A while ago this book was part of an discount of ebooks bij Pen and Sword. I bought and downloaded it, hoping to have some 15th century warfare stories inside. So I would have a better period feel for the 15th century projects. I am not really interested in the Italian wars, but it is part of Europe, and even in that period soldiers (and mercenaries) could already travel for long distances. So these soldiers could also fight in the other wars closer to the Netherlands.
The book itself does tell the story of Italian warfare, diving into the political aspects. Also the intrigues and conflicting city states. Naming a lot of companies and there commanders. It does occasionally describe some battles but only in general matters, focusing on the outcome and impact on the development of the mercenaries systems, and rise and fall of the different companies.
The book did focus on a different subject than I was interested in, and did not include the detailed descriptions on tactics and fights with mercenary groups I hoped for. If interested in the Renaissance Italian wars, this book is probably better suited, but cannot tell how well this is compared to other books. Probably not a very helpful review for others.
Last weekend I have started with research for the Ethiopian-Eritrean-Somalia conflict s. Couple of weeks ago I had ordered a book from Helion Africa@war series. Number 29: Ethiopian-Eritrean wars, volume 1, Eritrean war of independence 1961-1988. (Click on image for link to Helion site)
Before I read this book, I had only done a quick read trough on general history of Ethiopia. For the rest I didn’t know anything of the different conflicts, except that some refugees have reached the Netherlands because of some war.
This books start with a global description of the history of Ethiopia and the present day Eritrea in just a couple of pages. After that it continues with the modernization of the military in the 1930s. And the occupation of Ethiopia by the Italians, followed with the liberation by the British.
The next chapter describes the reestablishment of Ethiopia government and the first struggles to rebuild the land. The received aid from the British, Americans and to my surprise the Swedish. It also handles briefly the forming of the first insurgency groups and concludes with a revolution and a summary of the different problems.
We continue with a look at the opponents. All the insurgency group have their own name and abbreviations, and their own targets. Therefore battling both the government and each other, this is quite a confusing history when read for the first time. It does have some tables with the actual units of the different groups. But it was quite difficult to collect all the numbers, as this is a less well documented conflict. In the end you have a rough idea on the amount of troops.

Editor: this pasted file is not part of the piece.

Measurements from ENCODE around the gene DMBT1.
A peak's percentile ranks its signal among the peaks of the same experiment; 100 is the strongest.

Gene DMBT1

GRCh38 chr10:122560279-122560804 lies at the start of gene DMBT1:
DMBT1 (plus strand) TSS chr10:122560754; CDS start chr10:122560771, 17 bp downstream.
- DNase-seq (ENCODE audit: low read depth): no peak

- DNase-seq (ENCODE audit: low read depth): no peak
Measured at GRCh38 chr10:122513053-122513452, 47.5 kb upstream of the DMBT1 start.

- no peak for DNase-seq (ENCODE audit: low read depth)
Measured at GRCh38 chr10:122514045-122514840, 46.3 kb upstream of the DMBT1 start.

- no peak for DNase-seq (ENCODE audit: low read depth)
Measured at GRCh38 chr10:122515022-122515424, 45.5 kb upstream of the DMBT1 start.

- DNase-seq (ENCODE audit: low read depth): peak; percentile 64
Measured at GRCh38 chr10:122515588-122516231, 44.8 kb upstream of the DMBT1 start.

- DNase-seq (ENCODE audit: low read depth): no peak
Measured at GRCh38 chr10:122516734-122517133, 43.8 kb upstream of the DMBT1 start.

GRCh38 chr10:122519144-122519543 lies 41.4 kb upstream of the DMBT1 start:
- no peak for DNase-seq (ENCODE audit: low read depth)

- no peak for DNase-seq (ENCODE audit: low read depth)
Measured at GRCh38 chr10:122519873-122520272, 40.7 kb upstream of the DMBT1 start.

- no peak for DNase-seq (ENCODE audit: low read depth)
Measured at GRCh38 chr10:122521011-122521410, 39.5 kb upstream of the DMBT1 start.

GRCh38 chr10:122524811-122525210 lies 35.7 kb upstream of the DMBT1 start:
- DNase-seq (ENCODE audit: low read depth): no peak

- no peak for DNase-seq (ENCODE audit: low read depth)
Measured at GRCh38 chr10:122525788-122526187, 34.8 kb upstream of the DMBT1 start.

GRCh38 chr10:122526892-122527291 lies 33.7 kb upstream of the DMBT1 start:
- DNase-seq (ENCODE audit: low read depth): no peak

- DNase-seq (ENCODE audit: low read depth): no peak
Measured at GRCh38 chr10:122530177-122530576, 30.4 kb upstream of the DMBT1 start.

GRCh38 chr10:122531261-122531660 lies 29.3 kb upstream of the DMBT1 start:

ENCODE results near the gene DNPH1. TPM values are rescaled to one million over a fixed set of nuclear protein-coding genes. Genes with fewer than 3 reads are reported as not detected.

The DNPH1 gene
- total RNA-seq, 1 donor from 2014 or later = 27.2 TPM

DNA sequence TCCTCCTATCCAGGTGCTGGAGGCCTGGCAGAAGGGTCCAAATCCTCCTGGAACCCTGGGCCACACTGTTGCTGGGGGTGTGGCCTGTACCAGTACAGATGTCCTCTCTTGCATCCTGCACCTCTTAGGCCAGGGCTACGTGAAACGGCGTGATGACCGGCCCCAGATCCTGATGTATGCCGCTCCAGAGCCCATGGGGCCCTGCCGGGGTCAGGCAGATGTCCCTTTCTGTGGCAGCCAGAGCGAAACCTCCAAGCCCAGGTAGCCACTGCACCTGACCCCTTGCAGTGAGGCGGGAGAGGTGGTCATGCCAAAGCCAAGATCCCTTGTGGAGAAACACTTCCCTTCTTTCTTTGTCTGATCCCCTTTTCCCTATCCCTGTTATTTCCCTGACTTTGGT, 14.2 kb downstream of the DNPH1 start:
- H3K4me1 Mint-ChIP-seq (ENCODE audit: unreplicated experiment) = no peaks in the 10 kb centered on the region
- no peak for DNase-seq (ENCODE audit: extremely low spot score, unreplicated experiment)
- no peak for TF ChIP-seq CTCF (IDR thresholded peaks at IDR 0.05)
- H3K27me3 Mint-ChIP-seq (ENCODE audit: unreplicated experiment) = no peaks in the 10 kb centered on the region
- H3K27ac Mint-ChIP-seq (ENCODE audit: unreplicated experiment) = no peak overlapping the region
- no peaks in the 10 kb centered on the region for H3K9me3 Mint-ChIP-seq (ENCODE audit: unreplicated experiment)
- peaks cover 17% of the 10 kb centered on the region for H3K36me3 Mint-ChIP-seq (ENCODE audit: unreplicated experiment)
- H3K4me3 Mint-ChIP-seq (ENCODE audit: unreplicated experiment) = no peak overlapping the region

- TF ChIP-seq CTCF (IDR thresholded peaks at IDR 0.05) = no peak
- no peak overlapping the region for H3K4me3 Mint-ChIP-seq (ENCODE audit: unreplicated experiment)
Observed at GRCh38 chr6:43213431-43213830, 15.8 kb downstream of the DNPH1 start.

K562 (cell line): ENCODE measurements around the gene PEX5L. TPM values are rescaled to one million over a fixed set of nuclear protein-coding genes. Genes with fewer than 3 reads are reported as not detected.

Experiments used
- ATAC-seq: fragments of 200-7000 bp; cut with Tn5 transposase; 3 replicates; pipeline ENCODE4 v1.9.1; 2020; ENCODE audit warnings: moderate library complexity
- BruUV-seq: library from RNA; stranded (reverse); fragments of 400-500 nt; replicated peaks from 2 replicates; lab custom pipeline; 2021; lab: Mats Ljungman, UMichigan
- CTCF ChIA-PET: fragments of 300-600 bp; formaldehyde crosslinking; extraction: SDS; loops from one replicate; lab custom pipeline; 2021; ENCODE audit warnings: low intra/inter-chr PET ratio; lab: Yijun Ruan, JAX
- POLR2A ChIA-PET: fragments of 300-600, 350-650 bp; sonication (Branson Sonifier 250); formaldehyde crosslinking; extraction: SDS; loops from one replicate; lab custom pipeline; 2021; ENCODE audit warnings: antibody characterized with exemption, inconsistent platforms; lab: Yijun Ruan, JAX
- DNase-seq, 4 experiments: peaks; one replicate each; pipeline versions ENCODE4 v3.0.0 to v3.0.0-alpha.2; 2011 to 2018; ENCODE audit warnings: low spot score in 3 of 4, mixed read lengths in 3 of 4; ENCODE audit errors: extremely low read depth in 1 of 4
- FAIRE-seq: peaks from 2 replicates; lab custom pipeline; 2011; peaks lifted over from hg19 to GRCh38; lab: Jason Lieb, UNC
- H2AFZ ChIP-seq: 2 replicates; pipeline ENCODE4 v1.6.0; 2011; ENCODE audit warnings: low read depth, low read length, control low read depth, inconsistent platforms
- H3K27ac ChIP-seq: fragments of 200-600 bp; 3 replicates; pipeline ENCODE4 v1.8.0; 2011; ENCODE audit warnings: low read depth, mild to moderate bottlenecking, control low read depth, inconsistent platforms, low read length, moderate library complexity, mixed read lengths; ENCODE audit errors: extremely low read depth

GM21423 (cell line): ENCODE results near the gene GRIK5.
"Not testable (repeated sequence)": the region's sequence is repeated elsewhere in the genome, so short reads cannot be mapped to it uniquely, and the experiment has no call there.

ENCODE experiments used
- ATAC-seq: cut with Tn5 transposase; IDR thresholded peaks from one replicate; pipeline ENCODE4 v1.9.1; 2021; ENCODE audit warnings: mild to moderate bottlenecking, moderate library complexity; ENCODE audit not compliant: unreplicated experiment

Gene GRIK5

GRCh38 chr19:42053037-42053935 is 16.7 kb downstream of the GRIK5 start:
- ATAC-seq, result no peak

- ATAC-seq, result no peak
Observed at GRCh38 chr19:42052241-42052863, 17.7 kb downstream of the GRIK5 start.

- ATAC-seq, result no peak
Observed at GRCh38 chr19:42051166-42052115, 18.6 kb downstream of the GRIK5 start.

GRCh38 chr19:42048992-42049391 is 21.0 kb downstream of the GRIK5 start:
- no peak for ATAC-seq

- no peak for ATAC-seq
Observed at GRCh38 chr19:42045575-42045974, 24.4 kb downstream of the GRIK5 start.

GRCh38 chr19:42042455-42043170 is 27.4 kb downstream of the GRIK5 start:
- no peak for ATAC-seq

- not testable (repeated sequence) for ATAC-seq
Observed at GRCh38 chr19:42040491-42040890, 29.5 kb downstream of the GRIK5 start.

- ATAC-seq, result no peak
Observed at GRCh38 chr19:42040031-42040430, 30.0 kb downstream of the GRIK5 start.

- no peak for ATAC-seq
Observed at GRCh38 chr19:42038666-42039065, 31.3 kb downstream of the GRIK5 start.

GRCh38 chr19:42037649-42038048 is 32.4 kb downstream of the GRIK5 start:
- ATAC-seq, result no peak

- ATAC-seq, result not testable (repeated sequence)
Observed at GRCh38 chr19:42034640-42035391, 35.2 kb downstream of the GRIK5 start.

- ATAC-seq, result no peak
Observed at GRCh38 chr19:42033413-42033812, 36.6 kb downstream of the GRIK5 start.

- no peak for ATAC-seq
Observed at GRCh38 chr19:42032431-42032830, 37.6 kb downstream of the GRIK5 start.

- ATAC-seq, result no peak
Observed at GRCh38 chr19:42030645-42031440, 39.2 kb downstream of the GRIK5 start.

Until here it was mostly a political description. Although the pictures showed a lot of details on the equipment used. This chapter deals more with the structure of the army and how it operates. Also it contains some tables of army list on different dates. As this is the middle of the book there is a good collection of profiles of the different aircraft and tanks, in Ethiopian colors. In this chapter also the switch from US supported to Soviet supported is described.
Previous chapters described the history and the forces used, the rest of the book focuses more on the actions. Especially the counter offensive into Eritrea area. Also details more on the Ethiopian doctrine, which is developed by themself and uses input from both Soviet as Western based tactics and a lot of experience in insurgency groups and guerilla warfare.
In the turning point of the war, it became more difficult to keep the conquered terrain in Eritrea in Ethiopian hands and they started to slowly lose ground. Mostly due to two or three insurgency groups, which act as almost conventional armies sometimes.
In the end it came all down to the battle of Afabet, which the Ethiopian lost. This is the last stand of the Ethiopians before the Eritrean independence. Although this is not described in the book. This last chapter has a somewhat open end, and hope other books will continue on this.
This books shows a nice general overview of an unknown war. It starts with carefully outlining the history and build up of the different events and in the mean time detailing the role of the air force. If interested in this conflict or the modern history of Ethiopia it is a good starting read.
One of the downsides of this books, it shows a largely one sided conflict. Beforehand I had expected more details on the Eritrean forces. Al tough they are insurgents, and did not have any aircraft available, they did conquer a lot of vehicles. And therefore I would have expected some profiles of Eritrean equipment. Also no description on the role of civilians is mentioned. Did they support the Ethiopians or Eritreans?
I will reread the book in the coming weeks, to piece together some more details and hope to create some wargame scenarios and armies based on these events.
Some interesting points I have learned from this book. Ethiopia developed a western style air force with soviet equipment. Did develop a lot of own fighting methods. And major parts of the war are mostly fought with infantry.
What’s up next?
After the first book, my interest has grown. Resulting in a order for two other books from the series; Volume 2 on the Ethiopian-Eritrean wars and the one about the Ogaden war. Hope they will arrive soon. as I will then have a complete overview of the recent history of the different conflicts centered around Ethiopia. (Click on the images to directly link to Helion.)